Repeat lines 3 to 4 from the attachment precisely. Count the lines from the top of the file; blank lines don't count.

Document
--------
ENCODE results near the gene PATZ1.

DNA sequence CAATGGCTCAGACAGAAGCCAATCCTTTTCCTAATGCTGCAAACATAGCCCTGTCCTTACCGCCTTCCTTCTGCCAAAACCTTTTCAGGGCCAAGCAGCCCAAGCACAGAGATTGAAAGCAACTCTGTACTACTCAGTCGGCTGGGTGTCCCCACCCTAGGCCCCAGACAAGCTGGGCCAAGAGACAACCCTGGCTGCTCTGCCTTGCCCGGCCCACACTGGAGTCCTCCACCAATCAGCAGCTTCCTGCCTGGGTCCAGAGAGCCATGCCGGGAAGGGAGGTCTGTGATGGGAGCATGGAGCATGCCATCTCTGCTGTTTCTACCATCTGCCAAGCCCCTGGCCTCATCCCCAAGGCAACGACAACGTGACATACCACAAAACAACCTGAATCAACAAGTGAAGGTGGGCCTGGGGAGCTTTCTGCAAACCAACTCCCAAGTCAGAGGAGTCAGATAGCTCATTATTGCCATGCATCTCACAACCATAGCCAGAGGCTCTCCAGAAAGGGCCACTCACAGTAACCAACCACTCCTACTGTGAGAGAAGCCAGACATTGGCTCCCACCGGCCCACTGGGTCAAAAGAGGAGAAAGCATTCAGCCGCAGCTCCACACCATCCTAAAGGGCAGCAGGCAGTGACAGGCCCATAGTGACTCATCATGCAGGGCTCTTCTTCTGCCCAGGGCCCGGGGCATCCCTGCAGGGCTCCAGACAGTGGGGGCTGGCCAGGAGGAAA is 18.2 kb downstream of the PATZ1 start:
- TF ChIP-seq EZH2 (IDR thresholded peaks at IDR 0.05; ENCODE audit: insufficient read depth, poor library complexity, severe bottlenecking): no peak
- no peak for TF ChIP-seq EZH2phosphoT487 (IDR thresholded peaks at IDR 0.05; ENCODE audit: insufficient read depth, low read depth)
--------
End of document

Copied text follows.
- TF ChIP-seq EZH2 (IDR thresholded peaks at IDR 0.05; ENCODE audit: insufficient read depth, poor library complexity, severe bottlenecking): no peak
- no peak for TF ChIP-seq EZH2phosphoT487 (IDR thresholded peaks at IDR 0.05; ENCODE audit: insufficient read depth, low read depth)